The Federal Reserve boosted a key interest rate on Wednesday for the second time in three months — a move that will affect Southland consumers with credit card debt, adjustable-rate mortgages and home equity lines of credit.
The Fed’s move to hike its benchmark short-term interest rate by a quarter percentage point to a still-low range of 0.75 percent to 1 percent was not unexpected. But at least two additional rate hikes are forecast for this year. They speak to a strengthening economy that has seen steady job growth, a stabilized housing market and increased consumer confidence.
After the Fed’s announcement, major banks began announcing that they were raising their prime lending rate from 3.75 percent to 4 percent.
Tom Adams, owner of the Century 21 Adams & Barnes realty network in the San Gabriel Valley, said homeowners whose adjustable-rate mortgages aren’t due to reset anytime soon won’t see any change. But homeowners whose rates are about to tick up will be digging deeper into their wallets.
“If you have a $500,000 mortgage this will cost you $1,250 more a year,” he said. “And if you have a HELOC (home equity line of credit) for $100,000 you’ll pay $250 more a year. This might be a good time for people to get away from their adjustable-rate mortgage and get a fixed-rate mortgage with a good rate.”
Homeowners who can make the leap from an adjustable-rate loan to a fixed-rate loan should probably do so in the near future as interest rates will be rising in the coming months and years, he said.
“Even if you still have six years to go on an adjustable-rate loan you might not want to wait to make that change because a fixed-rate loan six or seven years from now could be considerably more than it is today,” Adams said. “We’re also starting to see people get off the fence and make the decision to buy a home now because they see higher interest rates in the not-so-distant future.”
Inland Empire economist John Husing acknowledged that the real estate market will feel an impact from the Fed’s latest rate hike. But Southern California’s housing market, he said, has already been blunted by a limited supply of homes.
“I spoke at three conferences last month and all of the Realtors were wildly excited about 2017,” he said. “But when you ask them what they’re going to sell they just look at you and say, ‘Something will happen.’ We have strong product demand but no product.”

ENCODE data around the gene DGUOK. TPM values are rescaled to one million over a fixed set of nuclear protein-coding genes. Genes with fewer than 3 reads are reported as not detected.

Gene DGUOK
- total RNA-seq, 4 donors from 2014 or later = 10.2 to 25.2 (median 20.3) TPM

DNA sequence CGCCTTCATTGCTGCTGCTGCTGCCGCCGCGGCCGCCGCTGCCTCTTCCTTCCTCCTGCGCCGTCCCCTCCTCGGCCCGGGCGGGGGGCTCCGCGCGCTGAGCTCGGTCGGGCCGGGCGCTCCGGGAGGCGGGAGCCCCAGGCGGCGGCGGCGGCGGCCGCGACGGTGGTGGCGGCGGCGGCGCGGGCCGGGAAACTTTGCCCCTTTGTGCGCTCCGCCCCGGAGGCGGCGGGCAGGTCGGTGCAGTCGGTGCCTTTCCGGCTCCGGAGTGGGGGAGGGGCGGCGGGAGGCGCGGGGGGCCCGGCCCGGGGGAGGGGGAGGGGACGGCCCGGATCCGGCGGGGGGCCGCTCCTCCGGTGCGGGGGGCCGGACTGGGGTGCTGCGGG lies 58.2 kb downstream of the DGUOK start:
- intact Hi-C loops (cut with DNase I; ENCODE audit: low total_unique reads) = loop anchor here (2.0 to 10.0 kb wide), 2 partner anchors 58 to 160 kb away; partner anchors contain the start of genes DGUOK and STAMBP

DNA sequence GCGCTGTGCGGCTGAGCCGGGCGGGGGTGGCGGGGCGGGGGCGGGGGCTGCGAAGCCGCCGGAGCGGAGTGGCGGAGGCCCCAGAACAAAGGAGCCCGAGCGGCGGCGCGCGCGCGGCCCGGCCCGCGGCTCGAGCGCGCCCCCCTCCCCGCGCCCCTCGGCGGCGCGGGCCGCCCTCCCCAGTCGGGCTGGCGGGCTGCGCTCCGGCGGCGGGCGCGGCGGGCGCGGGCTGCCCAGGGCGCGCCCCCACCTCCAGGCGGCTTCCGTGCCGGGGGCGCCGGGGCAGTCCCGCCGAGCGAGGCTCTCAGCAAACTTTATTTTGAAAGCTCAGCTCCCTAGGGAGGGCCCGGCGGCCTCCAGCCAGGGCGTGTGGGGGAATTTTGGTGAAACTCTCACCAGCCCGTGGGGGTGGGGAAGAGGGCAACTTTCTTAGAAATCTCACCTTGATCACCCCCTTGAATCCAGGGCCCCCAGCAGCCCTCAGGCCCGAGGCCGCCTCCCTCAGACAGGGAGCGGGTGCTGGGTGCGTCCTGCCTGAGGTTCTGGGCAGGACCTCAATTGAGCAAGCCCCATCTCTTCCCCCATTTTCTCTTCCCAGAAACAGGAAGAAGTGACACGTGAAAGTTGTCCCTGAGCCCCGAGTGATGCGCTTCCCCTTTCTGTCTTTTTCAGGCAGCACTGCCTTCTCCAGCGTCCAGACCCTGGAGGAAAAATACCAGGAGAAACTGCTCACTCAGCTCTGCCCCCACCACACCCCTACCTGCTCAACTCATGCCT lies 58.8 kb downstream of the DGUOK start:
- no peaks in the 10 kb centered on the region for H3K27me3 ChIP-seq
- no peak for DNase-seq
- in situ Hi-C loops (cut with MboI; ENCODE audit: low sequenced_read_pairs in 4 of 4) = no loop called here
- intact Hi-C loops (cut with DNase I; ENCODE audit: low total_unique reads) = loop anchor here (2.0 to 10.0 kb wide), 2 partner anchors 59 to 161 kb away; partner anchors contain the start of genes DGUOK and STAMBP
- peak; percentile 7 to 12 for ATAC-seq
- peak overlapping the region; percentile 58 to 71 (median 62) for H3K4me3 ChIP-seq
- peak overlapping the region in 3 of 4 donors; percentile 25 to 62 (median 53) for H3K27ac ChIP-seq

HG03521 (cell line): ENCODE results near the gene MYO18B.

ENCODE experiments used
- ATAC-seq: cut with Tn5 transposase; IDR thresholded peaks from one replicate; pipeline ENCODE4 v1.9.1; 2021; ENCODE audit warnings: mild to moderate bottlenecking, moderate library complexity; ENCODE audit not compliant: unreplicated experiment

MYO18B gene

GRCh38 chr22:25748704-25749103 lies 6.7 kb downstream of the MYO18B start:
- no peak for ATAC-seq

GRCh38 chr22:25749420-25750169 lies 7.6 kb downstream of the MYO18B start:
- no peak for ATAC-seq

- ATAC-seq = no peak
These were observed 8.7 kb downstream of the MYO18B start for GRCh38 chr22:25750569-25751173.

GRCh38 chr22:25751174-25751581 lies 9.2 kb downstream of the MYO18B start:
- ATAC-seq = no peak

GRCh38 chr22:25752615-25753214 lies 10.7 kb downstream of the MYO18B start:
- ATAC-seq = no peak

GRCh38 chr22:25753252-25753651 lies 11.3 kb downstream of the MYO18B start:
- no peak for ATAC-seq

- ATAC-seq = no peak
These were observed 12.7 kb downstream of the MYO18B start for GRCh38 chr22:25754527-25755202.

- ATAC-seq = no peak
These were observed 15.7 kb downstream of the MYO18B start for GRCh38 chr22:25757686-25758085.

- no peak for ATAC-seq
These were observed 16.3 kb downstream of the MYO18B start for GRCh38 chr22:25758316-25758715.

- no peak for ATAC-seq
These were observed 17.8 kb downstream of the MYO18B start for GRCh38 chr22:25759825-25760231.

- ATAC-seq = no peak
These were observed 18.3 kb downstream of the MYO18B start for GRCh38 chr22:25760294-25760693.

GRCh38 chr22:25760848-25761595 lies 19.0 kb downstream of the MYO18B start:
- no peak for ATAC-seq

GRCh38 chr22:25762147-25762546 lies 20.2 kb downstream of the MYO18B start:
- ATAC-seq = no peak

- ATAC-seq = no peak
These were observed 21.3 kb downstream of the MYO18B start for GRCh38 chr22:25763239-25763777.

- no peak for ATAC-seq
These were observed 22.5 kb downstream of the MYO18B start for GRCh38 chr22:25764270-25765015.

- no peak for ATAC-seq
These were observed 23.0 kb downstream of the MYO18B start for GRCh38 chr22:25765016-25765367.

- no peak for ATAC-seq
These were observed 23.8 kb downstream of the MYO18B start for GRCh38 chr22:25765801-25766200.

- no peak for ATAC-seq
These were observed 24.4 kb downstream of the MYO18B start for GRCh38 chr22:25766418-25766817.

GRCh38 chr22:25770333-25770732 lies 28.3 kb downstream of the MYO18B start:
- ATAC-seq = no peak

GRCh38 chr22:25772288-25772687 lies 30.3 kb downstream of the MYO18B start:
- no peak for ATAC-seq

Credit card debt is another factor to consider since most credit cards have a variable rate with a direct connection to the Fed’s benchmark rate. Wednesday’s quarter-percentage-point increase means consumers will pay an extra $25 a year for every $1,000 of debt, according to NerdWallet. So if someone has racked up $10,000 in credit card debt they’ll end up paying $250 more each year.
And those figures don’t take into account future rate hikes that are likely coming this year.
Personal finance website WalletHub noted in a recent report that credit card debt among Americans is “steadily worsening.” Wednesday’s announced rate hike, the company said, will cost U.S. consumers roughly $1.6 billion in extra credit card finance charges during 2017.
WalletHub’s Credit Card Debt study shows that U.S. consumers racked up $89.2 billion in credit card debt last year, pushing outstanding balances to $978.9 billion. That falls about $3 billion below the all-time record set in 2007, but WalletHub figures the nation is on track to surpass that by at least $100 billion this year.
Still, Husing said Southern California’s economy is looking good — particularly in the Inland Empire.
“Revised numbers from the EDD (state Employment Development Department) show that we added 47,500 jobs last year,” he said. “And the previous year was revised up to 60,000. We’re now up 109,000 jobs, or 8.3 percent above our pre-recession peak in 2007. California is up 6.7 percent and the nation is up 5 percent.”
Many economists think the next hike will occur no earlier than June, given that the Fed probably wants time to assess the likelihood that Congress will pass President Trump’s ambitious program of tax cuts, deregulation and increased spending on infrastructure.
The central bank’s outlook for the economy changed little, with officials expecting growth of 2.1 percent this year and next year before slipping to 1.9 percent in 2019. Those forecasts are far below the 4 percent growth that Trump has said he can produce with his economic program.
“It could be that the interest rate hikes are more about heading off Trump’s plan to cut taxes and increase spending in the middle of a full-employment economy,” said economist Christopher Thornberg, a founding partner with Beacon Economics in Los Angeles. “That could very well send us into another financial bubble.”
The Associated Press contributed to this report.